I had finally heard a song
that expressed my wordless mind
and my wordless feelings.
I can’t remember what it was called,
but it was mean, sleazy, and sung
by Mick Jagger. I first heard it
in the passenger seat of a stolen Cadillac
my father hot wired in a grocery store parking lot.
We drove around Rancho Palos Verdes
and those big green hills loomed
in quiet mystery over the violent waves
of the Pacific Ocean, a primal scream
over smoking guitars and a growl of pain,
to a secluded alcove on the private beach
we broke into and we both screamed
when our flesh hit that water to freeze
our shared blood, a primordial howl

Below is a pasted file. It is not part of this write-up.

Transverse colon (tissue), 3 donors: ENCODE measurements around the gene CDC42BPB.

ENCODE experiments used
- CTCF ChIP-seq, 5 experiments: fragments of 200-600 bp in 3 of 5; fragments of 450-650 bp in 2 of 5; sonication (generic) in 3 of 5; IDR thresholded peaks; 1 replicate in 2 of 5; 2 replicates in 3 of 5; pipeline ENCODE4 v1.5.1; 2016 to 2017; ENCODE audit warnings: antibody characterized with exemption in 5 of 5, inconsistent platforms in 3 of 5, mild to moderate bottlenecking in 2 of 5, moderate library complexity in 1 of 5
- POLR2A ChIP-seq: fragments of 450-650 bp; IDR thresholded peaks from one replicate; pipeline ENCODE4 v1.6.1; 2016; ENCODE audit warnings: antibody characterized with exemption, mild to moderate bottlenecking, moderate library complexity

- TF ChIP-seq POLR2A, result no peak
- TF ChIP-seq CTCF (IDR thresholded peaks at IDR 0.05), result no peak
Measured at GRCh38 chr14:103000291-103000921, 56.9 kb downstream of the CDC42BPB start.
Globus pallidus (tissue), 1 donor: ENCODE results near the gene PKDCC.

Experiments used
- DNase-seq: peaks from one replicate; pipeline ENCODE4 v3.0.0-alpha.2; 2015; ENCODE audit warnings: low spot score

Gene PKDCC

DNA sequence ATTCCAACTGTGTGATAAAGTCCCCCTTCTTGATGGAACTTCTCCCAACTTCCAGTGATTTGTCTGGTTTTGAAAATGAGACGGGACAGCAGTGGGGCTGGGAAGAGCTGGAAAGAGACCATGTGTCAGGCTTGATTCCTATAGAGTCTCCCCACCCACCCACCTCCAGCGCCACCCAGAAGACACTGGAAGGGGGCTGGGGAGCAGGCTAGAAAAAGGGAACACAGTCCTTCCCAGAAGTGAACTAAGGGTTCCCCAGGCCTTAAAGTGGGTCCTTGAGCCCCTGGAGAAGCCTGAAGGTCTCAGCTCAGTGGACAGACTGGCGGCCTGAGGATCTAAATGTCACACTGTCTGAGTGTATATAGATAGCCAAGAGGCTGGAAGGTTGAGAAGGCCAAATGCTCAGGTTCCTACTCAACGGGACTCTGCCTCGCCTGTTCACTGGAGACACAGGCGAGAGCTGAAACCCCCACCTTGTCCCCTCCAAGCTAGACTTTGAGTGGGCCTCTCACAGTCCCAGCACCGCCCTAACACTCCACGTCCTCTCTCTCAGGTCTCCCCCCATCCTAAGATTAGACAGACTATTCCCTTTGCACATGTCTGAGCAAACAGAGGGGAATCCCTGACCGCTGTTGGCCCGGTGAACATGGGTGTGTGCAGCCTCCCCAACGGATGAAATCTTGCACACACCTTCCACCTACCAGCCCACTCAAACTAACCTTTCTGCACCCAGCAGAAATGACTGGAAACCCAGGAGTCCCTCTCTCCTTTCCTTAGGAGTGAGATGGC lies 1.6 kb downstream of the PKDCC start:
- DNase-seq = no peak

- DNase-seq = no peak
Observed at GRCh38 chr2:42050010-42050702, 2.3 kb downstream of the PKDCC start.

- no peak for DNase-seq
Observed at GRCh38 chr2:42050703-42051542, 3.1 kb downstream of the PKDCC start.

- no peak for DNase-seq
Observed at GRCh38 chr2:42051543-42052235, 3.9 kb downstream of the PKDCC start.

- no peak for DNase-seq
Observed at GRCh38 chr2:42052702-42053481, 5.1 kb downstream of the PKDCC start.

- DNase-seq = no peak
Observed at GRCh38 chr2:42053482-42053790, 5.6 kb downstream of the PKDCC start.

into a setting sun where I discovered
my father’s broken dreams
and I began to swim in them
until we were both on the shore
and he whispered into my ear
words I will never repeat,
words that are mine to remember
when we both shared hope
before he disappeared
and his voice greeted me again
in the static fray of a collect call
from a faraway penitentiary
to apologize for a future
when I would be standing
on that beach alone.
is the author of Too Young to Know (Stubborn Mule Press). Recent work has appeared in Chiron Review, Cultural Weekly, Literary Orphans, Main Street Rag, Nerve Cowboy, Plainsongs, San Pedro River Review, Slipstream, Spillway, The American Journal of Poetry, The Cape Rock, and Trailer Park Quarterly, among many others. A nominee for Best of the Net and the Pushcart, he lives and writes in Long Beach, CA.